State law allows 60 dispensaries across Illinois, divided between 48 districts. Melaney Arnold, spokeswoman for the Illinois Medical Cannabis Pilot Project, says the 48 dispensary districts mostly coincide with the 20 Illinois State Police districts downstate, but the heavily populated Chicago area is broken down into smaller dispensary districts. Arnold says the state received no dispensary applications for two districts, but that doesn’t mean the remaining districts will receive extra dispensaries.
Sangamon County is in ISP District 9, which also includes Logan, Menard, Morgan, Mason, Cass and Christian counties. That means the seven counties will share two dispensaries once those permits are awarded. Additionally, the seven counties in District 9 will share one cultivation center. In total, eight applications for cultivation centers have been filed with the state for District 9, along with four dispensary applications.
Norm Sims, director of the Springfield-Sangamon County Regional Planning Commission, says a handful of companies examined opening a cultivation center in Sangamon County. He says a combination of late rulemaking at the state level and a lack of appropriately sized vacant buildings in the county made it unlikely for cultivation centers to locate in Sangamon County.
“Time works against these guys, and they’re not going to spend a bunch of money to get set up when they’re still waiting for approval,” he said. “If they’re building, they’re looking at spring before they even become operational.”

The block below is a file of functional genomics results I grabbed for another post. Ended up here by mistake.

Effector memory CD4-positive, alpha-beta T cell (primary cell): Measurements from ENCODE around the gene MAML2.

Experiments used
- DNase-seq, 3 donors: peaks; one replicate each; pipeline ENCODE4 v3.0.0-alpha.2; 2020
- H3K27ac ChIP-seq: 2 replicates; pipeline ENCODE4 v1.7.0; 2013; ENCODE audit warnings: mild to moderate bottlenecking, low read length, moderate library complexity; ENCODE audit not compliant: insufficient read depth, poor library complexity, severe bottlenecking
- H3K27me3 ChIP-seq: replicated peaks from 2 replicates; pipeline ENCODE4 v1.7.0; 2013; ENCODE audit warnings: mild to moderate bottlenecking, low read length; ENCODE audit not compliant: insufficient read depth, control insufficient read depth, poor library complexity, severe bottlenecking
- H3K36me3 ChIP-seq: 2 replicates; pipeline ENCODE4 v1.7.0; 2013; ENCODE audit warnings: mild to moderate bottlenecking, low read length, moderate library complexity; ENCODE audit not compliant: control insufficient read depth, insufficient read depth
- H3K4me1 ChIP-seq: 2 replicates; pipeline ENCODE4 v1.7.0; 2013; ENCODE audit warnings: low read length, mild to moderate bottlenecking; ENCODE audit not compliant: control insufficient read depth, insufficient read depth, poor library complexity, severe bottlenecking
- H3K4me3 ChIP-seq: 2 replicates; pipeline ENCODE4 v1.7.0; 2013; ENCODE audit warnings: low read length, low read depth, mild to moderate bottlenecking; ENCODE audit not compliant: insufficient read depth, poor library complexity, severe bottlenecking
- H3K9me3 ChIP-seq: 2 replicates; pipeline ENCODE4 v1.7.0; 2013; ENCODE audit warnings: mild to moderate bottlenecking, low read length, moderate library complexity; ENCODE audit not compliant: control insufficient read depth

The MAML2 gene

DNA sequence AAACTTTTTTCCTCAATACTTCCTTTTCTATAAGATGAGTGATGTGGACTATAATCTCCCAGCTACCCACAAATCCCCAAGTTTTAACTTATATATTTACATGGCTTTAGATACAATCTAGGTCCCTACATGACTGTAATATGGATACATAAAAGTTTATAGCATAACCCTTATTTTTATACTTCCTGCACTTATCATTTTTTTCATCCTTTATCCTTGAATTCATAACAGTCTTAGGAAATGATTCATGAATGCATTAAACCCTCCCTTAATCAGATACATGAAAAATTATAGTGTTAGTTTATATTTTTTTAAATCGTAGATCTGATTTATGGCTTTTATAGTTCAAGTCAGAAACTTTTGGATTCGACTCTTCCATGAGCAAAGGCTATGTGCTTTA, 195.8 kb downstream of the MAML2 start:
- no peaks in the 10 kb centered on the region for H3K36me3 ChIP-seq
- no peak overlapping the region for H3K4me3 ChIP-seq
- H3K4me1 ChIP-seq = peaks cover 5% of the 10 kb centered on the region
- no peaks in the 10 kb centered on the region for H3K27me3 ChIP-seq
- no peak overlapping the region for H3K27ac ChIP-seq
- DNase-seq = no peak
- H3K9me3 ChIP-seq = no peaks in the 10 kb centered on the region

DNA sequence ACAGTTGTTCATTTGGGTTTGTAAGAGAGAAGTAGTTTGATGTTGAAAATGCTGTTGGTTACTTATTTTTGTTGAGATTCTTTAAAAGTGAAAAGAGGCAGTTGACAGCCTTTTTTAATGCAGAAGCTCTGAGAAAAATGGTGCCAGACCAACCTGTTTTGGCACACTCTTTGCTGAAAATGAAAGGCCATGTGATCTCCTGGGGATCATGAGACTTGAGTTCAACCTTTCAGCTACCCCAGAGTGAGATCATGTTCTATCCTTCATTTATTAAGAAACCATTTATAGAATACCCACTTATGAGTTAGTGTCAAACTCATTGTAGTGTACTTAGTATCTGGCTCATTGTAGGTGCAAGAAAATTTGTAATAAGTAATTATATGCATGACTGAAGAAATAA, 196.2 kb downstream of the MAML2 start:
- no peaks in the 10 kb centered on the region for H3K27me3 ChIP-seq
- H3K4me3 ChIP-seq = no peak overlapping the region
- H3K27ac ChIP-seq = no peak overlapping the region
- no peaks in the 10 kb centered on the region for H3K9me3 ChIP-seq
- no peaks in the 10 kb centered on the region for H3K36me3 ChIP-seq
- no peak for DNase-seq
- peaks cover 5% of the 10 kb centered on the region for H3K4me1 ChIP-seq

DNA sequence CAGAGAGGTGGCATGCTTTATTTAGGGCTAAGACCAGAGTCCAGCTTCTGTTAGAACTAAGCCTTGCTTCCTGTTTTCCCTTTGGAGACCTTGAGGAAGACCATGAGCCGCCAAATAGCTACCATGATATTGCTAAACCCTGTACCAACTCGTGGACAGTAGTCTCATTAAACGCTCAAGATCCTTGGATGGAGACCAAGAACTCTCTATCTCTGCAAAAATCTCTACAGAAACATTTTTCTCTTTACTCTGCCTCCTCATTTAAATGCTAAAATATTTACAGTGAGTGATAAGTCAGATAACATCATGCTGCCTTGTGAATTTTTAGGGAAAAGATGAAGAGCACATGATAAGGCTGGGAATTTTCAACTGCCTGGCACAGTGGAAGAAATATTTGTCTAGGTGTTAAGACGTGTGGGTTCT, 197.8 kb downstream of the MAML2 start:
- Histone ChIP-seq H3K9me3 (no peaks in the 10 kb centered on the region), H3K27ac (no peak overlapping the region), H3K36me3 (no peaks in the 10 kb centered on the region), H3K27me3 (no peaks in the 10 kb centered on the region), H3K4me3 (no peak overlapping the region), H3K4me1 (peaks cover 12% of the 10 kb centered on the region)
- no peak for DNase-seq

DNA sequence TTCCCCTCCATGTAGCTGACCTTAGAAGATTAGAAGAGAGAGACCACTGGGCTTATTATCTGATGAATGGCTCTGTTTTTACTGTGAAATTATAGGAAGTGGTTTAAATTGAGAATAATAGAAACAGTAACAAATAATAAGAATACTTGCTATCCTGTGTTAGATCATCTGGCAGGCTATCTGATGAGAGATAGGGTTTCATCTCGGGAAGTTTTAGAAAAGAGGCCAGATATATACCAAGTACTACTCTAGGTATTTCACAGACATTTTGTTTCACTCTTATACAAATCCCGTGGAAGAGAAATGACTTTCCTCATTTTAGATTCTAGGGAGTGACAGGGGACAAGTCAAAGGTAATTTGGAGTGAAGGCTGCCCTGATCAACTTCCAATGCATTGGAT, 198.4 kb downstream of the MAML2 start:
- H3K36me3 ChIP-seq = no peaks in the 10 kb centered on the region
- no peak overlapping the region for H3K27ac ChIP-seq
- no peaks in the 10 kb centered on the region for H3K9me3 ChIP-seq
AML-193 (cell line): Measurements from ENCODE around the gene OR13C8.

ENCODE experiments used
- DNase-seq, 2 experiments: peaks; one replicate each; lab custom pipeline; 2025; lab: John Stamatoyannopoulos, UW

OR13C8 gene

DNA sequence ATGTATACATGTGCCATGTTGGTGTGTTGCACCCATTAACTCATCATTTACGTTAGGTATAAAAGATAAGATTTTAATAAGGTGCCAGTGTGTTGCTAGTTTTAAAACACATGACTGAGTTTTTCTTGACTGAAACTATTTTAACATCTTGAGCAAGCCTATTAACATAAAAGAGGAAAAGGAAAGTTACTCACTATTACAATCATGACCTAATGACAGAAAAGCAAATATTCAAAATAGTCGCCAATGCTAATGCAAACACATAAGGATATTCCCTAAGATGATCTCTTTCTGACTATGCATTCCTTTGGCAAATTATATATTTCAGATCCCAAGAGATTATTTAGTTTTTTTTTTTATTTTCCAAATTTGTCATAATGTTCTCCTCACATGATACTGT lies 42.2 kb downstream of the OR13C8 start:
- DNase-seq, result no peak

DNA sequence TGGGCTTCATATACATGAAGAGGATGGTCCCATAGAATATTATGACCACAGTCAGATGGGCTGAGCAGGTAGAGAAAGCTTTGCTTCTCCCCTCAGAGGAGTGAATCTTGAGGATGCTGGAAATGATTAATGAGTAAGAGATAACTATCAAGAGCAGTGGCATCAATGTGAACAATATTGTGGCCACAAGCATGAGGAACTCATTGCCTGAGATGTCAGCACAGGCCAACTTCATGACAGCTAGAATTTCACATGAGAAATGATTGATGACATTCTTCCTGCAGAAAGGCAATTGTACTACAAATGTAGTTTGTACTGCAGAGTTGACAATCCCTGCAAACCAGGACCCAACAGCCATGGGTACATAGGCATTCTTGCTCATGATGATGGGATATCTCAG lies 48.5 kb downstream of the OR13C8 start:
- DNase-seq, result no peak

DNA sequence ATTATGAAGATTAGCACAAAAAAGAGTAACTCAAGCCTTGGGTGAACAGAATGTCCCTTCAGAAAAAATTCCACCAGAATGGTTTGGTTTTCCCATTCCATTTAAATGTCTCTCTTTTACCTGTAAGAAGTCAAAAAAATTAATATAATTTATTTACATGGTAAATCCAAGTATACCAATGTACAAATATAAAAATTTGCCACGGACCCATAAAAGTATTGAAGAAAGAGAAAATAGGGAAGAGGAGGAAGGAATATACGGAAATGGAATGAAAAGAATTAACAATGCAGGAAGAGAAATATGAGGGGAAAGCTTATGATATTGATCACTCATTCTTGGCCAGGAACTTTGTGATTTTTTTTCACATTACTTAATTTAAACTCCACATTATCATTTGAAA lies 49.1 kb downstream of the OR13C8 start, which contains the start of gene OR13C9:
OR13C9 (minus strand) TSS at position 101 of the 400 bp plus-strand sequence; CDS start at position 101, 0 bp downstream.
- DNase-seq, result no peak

Additionally, both the City of Springfield and Sangamon County had to stretch the definitions of their zoning designations to fit marijuana facilities.
“The legislature spent a lot of time understanding medical marijuana,” Sims said. “What they don’t understand is zoning, because it’s not something they do every day. That’s local.”
Applications for cultivation centers are pending in other counties within ISP District 9. Chicago-based Cresco Labs wants to open a grow operation in Logan County, about a mile north of Lincoln next to Interstate 55. Springfield lobbyist Mark Strawn hopes to run a similar operation in Christian County, near Kincaid. Two other companies also want to set up in Christian County. Morgan County, which includes Jacksonville, has been courted by four separate applicants, while another applicant is interested in Cass County. Only one of the companies will be selected under the current regulations, however. Officials in Menard and Mason counties say they haven’t heard of any companies looking to set up in their jurisdictions.
Paul Schmitz, Christian County Board chairman, acknowledged that legitimizing an often villainized plant will be a culture change. However, he said his board mostly accepted the idea of locating a marijuana facility within their county.
“There were maybe two or three ‘nays,’ out of 16 of us,” he said. “I wouldn’t be a supporter of legalizing marijuana at this point, but if I have someone in my family who needs relief, I would much rather see that person be able to live a life that’s halfway decent as opposed to being wracked with pain.”
Melaney Arnold, the state’s medical marijuana spokeswoman, says about 8,000 people began the application process to use medical marijuana, but only about 1,500 have completed some or all of the three-part application. Arnold says 230 people statewide have been approved so far, but there is no deadline to apply.
For more information on the pilot program, visit www2.illinois.gov. To apply as a patient for medical marijuana, visit medicalcannabispatients.illinois.gov.
Contact Patrick Yeagle at email@example.com.